What I think should first change is the attitude of society, and that isn’t easy or possible very quickly. What ideas our previous generations had has atleast in a small part come to us. I’m gonna digress from the topic a little here, since the topic is Indichange – Change in India. We say we’re all humans, but strangely, I find we lack humaneness when we need it most. So a guy rang a bell to stop domestic violence happening. A lot of us, including myself, think that it isn’t enough to completely stop it, but even in that moment, I accept that what he did was kind. If anyone of the bystanders in the Assam molestation incident had that little ounce of kindness, the incident could’ve been avoided and solved quickly than become such a mark of disgrace on the nation. Forget such big incidents, even when I’m hit by a vehicle and fall on the side of the road, the bystanders usually point at me for getting in the way of the vehicle rather than help me up or say the vehicle was on the wrong side, which it was. If our near and dear start judging our friends by the misfortunes they have suffered, and tell us to stay away from those friends, everyone who has suffered misfortune will end up alone with no one to stand by them. So with each incident, the humaneness we are feeling goes down. When we can’t stand up for a fellow human being who’s got a few scratches, how can we unite voices to stand up for a girl who would have been hurt for life? In the meet, my friend Raghava told, “Change begins with us. We have to initiate it”, but as much as I agree with him, I feel it should begin with society and the ideas of how someone should live. We can initiate that change in society, but it is the society who must start to think in a different way as well.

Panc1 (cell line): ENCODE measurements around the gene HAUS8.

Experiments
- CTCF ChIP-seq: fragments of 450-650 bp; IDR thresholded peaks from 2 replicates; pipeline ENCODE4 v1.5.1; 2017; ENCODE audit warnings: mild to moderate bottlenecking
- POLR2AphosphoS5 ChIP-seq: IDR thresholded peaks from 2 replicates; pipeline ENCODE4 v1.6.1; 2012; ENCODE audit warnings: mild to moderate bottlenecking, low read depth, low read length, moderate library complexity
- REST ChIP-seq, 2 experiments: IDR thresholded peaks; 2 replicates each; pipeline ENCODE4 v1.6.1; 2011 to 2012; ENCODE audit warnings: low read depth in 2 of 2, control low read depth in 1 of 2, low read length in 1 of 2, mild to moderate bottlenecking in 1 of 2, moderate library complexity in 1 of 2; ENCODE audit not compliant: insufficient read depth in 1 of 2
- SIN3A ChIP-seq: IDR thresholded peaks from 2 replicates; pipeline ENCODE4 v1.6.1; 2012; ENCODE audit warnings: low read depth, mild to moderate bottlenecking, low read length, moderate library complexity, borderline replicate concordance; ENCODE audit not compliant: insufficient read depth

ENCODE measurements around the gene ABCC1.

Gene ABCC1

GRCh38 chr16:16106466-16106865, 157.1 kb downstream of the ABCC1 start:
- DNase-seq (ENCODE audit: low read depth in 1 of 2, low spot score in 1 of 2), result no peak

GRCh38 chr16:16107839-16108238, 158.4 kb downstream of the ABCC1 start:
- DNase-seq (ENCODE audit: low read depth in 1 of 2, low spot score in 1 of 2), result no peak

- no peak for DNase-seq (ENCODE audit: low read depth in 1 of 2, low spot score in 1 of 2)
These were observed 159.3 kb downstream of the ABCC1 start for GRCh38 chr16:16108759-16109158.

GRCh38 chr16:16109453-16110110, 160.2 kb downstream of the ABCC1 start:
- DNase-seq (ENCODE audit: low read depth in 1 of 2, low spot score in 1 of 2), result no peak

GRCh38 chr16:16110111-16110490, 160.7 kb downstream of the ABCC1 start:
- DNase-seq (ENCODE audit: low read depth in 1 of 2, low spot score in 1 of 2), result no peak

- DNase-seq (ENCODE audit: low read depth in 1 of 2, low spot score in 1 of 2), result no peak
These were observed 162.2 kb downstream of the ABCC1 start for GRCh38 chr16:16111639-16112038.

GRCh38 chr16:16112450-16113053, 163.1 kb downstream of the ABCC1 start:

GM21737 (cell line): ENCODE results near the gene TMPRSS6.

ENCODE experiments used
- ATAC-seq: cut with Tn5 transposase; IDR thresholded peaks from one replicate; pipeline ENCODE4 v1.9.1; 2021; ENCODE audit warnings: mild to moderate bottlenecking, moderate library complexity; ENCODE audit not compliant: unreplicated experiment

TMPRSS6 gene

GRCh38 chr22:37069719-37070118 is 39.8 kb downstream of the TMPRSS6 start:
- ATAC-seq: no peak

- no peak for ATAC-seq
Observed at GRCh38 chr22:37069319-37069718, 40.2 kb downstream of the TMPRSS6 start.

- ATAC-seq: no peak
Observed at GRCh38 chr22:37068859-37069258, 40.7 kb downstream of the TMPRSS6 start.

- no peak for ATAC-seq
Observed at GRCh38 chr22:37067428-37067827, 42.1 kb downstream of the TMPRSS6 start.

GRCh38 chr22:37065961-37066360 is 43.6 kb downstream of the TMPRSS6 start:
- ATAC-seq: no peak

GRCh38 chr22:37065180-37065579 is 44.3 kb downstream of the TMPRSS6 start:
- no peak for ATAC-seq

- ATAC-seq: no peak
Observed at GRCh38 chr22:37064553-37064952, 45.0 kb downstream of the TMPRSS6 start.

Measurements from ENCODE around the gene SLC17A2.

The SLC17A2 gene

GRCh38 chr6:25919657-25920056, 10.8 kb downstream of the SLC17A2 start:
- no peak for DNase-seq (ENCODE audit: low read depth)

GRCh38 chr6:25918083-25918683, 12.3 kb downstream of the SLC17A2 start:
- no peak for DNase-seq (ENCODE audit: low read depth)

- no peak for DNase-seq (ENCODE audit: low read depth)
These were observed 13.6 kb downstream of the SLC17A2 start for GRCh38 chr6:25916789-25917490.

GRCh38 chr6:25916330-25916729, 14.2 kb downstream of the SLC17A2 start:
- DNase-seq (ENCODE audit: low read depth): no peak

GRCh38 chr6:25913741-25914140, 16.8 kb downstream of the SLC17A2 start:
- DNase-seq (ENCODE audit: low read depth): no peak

Returning back to what I think Durga should have done, it’s still difficult. I feel rather than waiting 18 long years to retaliate suddenly, she could have begun to do something independently a year in. Though the notions and norms would’ve stayed the same and there might not have been people willing to support her, if she might have had the will to slowly break away from that abusive life, then when she had the choice to fall at her husband’s feet in regret or walk away, she perhaps could have had the will to walk away than the helplessness to still depend on her husband. And her will to break away might have made her take her brave step sooner than eighteen years after.
During the meet, there was an interaction+interview session. During that, I was asked by one of the video interviewers as to why we had to ring the bell (act on the situation). I think that’s quite obvious. The menace is still not conquered. After the Delhi incident, the only thing different is that more cases are being reported in the papers. That’s not a positive development in any respect. More recently, a girl as young as five years was abused, and that’s another young life this nation has lost. So it’s up to us to create that awareness, stop that.
There were some notepads given at the meet (not sure for what, because I arrived late). Feeling inspired, I wrote a poem during that, which I showed to Nabanita as well. I share that in this post. Not sure how it turned out though.
Far from the maddening world
Few souls gather to ring a bell
To make a promise to save us
Before we all fall down the well
To gather ideas, move forward
Stop violence many women face
In a hope that when voices unite
We perhaps save the human race
Once anger is stopped at homes
We inspire the same outside too
For what can change the world
Is the power of us – ME and YOU.
So perhaps, we can start acting on change soon. I think the best start for that would be to change our mindset toward life. It’ll be a small one, but a start nonetheless.
(May 5th, 2013)